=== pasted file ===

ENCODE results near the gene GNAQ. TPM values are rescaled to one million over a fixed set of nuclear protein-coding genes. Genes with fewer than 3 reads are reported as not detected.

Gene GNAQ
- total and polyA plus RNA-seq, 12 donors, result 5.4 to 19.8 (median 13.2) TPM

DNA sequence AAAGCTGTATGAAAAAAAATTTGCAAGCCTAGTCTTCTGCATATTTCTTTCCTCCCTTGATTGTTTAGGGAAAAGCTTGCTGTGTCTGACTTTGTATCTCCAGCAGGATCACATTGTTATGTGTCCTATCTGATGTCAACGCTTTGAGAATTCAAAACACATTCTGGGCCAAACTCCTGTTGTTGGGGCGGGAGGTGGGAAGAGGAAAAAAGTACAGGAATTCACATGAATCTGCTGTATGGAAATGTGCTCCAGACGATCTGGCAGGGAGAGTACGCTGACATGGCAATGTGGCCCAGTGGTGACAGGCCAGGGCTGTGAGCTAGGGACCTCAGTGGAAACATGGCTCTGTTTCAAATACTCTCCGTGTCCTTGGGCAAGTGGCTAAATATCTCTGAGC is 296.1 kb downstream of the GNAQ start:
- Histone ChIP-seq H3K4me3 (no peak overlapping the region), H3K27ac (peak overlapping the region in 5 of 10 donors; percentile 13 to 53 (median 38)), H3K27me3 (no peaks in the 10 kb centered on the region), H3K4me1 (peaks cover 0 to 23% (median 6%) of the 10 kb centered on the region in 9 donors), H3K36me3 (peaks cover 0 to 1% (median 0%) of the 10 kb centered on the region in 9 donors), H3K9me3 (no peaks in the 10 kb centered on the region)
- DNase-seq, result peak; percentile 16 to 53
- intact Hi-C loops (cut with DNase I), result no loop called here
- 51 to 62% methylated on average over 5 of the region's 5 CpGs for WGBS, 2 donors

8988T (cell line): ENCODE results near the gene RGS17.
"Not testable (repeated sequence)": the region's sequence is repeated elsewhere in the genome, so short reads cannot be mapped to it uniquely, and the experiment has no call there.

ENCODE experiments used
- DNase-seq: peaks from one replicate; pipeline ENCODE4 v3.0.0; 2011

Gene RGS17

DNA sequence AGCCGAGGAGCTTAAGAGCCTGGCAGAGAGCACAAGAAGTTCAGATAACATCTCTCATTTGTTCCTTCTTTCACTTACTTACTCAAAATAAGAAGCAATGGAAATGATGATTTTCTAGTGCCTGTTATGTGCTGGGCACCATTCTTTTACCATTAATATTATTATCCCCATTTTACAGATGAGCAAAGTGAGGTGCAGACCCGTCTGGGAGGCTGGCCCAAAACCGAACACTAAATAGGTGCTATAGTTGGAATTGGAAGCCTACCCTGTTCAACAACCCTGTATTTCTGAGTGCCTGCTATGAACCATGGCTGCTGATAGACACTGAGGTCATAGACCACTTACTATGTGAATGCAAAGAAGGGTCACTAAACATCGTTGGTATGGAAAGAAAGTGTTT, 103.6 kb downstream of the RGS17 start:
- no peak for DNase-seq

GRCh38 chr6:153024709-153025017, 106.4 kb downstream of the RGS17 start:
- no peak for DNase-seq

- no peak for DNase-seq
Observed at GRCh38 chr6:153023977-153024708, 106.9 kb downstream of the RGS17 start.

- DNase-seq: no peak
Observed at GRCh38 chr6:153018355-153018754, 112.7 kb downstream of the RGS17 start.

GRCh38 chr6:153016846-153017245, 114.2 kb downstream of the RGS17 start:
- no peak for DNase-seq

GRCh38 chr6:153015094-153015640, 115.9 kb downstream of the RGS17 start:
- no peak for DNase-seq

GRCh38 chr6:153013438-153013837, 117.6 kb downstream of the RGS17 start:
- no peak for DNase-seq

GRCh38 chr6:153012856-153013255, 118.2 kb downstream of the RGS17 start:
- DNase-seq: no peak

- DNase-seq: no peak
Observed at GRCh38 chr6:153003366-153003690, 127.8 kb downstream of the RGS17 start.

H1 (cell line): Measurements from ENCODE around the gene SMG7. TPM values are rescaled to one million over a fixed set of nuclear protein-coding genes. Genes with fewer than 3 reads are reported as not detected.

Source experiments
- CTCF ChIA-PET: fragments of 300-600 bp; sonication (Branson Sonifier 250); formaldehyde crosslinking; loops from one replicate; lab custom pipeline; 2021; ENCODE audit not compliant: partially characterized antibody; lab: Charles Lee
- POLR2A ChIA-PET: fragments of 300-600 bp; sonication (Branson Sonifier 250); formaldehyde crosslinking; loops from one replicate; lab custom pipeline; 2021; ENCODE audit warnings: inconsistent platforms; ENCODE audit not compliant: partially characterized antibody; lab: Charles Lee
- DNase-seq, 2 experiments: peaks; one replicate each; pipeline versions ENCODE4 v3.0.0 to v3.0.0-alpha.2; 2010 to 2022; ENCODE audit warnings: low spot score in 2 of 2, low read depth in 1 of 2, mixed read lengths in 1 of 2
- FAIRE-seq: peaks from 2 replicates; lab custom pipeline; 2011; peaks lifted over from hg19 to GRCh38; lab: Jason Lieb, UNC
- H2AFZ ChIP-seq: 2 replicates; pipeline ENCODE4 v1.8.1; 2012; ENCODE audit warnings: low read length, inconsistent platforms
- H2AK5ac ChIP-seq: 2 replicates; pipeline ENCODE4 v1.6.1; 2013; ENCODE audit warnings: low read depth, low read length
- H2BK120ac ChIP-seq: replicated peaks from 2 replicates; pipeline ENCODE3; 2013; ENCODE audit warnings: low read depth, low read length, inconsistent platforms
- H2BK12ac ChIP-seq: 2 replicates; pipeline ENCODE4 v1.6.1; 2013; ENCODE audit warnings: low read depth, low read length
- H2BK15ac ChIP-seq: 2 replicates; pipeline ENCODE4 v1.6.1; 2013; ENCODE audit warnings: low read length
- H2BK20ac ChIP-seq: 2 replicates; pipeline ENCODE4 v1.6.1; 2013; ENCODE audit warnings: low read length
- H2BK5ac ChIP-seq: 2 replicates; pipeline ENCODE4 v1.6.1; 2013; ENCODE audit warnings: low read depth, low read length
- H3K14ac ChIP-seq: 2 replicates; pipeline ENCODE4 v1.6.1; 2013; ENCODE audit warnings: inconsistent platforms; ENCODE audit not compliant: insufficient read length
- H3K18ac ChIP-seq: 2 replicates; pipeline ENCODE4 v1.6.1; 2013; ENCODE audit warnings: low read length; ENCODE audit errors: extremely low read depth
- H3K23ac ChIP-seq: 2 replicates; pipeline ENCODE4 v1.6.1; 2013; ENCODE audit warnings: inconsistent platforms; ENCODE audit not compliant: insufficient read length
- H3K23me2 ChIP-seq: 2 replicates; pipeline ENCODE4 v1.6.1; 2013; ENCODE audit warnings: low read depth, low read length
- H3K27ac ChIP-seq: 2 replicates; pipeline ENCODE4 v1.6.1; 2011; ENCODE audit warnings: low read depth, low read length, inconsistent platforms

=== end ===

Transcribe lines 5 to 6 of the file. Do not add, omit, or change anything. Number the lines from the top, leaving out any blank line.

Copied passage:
- Histone ChIP-seq H3K4me3 (no peak overlapping the region), H3K27ac (peak overlapping the region in 5 of 10 donors; percentile 13 to 53 (median 38)), H3K27me3 (no peaks in the 10 kb centered on the region), H3K4me1 (peaks cover 0 to 23% (median 6%) of the 10 kb centered on the region in 9 donors), H3K36me3 (peaks cover 0 to 1% (median 0%) of the 10 kb centered on the region in 9 donors), H3K9me3 (no peaks in the 10 kb centered on the region)
- DNase-seq, result peak; percentile 16 to 53